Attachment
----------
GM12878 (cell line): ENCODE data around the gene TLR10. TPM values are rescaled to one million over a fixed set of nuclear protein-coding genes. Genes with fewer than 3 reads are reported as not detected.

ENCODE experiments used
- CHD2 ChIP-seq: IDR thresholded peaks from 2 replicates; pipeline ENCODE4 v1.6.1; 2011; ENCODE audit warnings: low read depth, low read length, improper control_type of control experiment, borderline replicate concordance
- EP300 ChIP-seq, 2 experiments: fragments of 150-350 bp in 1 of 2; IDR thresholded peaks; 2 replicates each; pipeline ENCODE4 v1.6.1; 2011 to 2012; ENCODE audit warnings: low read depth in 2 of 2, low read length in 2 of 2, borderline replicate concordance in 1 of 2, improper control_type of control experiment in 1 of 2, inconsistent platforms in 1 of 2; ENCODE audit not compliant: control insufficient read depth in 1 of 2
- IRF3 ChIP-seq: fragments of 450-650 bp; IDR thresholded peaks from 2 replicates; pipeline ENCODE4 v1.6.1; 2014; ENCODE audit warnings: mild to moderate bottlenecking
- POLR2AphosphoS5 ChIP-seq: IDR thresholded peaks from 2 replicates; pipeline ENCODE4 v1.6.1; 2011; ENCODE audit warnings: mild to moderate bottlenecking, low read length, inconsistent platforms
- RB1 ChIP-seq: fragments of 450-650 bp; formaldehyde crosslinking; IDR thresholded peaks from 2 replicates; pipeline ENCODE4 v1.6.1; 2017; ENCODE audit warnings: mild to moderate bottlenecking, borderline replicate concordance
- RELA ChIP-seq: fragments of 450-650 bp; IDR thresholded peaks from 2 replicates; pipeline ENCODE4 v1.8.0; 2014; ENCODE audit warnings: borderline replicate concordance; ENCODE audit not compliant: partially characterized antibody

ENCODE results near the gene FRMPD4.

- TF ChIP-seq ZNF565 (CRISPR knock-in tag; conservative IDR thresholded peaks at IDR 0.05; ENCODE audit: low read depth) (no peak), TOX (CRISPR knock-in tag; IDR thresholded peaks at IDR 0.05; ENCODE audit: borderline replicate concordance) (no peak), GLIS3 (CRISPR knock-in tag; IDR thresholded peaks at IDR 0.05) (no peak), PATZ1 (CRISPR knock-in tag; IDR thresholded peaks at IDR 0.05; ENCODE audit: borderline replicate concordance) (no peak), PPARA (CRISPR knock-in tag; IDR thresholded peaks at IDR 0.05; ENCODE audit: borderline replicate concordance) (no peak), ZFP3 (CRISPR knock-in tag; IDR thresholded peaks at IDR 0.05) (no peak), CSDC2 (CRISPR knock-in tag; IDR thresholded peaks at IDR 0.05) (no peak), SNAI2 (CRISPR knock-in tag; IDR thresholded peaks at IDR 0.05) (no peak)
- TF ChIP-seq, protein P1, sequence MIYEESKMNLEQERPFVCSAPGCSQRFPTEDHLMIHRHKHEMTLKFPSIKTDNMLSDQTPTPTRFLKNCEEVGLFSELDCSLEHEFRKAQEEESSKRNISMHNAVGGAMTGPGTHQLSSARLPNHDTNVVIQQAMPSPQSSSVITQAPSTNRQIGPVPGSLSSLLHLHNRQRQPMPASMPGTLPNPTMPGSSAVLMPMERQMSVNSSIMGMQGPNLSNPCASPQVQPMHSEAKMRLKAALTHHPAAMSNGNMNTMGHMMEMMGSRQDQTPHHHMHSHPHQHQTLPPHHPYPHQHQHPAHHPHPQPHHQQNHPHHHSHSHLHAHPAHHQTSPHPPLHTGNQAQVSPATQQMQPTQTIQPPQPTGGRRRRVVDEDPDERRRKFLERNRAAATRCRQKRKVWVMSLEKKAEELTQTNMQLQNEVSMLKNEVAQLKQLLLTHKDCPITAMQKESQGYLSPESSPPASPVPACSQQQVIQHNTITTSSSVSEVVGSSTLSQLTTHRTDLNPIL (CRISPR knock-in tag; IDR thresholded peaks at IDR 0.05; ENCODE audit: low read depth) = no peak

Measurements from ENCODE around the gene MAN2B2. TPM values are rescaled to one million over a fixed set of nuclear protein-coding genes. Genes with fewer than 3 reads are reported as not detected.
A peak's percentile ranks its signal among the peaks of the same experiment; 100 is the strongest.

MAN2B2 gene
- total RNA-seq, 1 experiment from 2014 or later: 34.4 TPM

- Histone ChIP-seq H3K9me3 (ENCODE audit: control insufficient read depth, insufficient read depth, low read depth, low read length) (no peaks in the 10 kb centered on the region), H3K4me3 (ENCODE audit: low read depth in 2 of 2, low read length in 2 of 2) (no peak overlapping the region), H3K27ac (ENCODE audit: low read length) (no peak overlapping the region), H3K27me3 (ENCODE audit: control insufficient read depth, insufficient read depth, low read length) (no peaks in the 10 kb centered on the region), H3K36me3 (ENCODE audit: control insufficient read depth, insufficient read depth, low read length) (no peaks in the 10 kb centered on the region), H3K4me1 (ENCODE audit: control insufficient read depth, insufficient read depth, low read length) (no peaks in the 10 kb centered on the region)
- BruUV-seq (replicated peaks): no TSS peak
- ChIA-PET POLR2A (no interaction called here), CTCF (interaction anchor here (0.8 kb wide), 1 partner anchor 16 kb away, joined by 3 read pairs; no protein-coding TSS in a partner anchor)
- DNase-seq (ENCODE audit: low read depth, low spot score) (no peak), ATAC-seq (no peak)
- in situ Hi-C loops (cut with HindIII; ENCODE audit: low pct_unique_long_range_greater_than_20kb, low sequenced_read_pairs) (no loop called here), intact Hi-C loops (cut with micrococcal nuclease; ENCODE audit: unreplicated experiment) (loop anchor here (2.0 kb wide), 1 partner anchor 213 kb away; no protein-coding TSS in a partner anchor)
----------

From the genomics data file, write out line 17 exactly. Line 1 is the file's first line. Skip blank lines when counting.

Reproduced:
- BruUV-seq (replicated peaks): no TSS peak